Friday, March 8, 2013

Holiday over

For the month of February, when Australian summers are at their hottest, I journey back to my home country, New Zealand, where it seemed that their summers were cold!  I must have acclimatised more than I thought.
Flying from Perth to Auckland overnight is not too bad as NZ is 5 hours ahead of Perth, making my arrival time less daunting that it sounded.  Customs in Auckland; a mad dash to the shuttle bus to the Domestic Terminal, and an hour flight south took me to Christchuch where second eldest son was waiting.  Needless to say my first request was a coffee followed quickly by a short sleep in an effort to get into the new time zone.
Christchurch is still a mess; empty blocks of land where once tall proud buildings stood, buildings in the process of demolition, or repair if not too badly damaged, and roads that had more ups and downs than would be considered safe under normal circumstances.  My son took me for a tour of some suburbs and his driving, usually circumspect, is now 'for the circumstances'.  He swung all over the street [if no traffic was approaching], and assured me that no action is taken as driving on the correct side can result in accidents.  Needless to say I took no photos!  Poor Christchurch, one a beautiful garden city is now in a state of improving chaos.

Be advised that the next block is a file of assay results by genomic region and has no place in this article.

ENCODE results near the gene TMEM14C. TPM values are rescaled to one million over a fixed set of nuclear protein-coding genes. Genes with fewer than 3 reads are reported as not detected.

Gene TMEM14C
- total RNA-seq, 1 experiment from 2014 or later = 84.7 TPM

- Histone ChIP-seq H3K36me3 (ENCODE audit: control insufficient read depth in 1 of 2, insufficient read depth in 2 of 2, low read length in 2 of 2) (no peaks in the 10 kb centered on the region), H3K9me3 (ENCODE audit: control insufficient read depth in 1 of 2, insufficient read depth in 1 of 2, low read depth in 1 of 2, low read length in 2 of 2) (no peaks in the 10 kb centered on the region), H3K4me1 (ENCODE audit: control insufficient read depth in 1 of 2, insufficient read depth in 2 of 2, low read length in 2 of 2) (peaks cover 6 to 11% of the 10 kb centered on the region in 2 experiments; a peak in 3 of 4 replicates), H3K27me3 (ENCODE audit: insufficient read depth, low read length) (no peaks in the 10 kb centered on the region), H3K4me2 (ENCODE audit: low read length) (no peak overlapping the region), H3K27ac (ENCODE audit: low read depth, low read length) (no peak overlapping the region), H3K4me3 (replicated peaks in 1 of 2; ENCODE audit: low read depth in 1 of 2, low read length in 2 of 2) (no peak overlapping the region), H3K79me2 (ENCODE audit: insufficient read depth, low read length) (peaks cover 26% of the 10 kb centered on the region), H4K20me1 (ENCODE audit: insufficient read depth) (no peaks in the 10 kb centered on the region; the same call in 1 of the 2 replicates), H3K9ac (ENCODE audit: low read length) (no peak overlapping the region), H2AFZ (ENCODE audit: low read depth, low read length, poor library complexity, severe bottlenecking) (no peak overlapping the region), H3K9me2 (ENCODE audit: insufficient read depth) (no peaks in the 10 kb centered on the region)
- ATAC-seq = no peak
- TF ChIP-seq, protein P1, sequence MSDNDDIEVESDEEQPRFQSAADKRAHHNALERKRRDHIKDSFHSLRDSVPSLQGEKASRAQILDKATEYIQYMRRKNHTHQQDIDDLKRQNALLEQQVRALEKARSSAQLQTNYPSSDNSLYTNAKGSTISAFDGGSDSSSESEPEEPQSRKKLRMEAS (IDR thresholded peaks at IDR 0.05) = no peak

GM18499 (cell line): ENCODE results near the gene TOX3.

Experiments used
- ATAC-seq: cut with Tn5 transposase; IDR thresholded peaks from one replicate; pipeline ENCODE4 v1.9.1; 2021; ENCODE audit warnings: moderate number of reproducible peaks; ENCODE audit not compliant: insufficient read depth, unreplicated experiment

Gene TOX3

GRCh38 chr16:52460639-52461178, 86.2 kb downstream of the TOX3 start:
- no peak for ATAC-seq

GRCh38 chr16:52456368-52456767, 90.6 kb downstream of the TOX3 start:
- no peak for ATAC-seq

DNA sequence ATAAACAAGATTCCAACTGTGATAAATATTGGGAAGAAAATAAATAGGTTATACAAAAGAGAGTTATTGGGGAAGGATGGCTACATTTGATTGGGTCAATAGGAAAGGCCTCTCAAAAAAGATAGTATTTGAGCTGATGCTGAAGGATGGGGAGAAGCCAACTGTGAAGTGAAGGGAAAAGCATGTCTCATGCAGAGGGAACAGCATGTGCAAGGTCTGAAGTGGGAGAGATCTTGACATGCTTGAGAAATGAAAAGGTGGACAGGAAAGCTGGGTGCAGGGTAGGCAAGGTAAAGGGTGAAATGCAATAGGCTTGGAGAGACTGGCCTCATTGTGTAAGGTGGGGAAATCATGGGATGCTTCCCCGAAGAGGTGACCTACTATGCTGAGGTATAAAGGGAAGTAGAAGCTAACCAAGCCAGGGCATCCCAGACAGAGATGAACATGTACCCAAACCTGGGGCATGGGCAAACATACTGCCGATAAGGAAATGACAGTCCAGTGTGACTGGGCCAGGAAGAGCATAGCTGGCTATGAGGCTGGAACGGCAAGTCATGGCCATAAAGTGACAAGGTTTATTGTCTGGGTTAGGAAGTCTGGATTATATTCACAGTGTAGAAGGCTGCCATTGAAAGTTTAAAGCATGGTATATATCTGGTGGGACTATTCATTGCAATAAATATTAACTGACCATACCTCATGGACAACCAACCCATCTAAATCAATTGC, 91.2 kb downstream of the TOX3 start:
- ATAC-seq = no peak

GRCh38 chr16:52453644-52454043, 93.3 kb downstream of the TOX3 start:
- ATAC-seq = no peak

Next a bus trip south where I spent a few days at my favourite place, Hampden, a small seaside village where life tootles along, where I read and relaxed, and wandered the beach to make a visit to the Moeraki Boulders, a natural phenonomen that attracts tourists from across the world.  I placed my shoes on top of one.
While wandering along a lane at Hampden I discovered a yellow cherry-plum tree with branches laden to almost the ground.  This brought back pleasant memories of the cherry plum jam my Mum made [last century], and the slow laborious task that picking out the stones became.
Another bus trip south, this time to my old home town where several shop fronts were only that ... shop fronts.  Empty shops ... another sign of the times for a rural town.  I caught up with my youngest son, his 'other half' and their 2-year old son, who is now a character in his own right.  I last saw him when he was about 6-weeks old! 
Then a short journey north to a cousin who lives closer to the airport gave me a few days of wandering around the area where my parents spent their youth.  We did go for a walk to a nature reserve where I managed to capture a photo of a Fernbird, a photo of which my cousin assures me, is not common.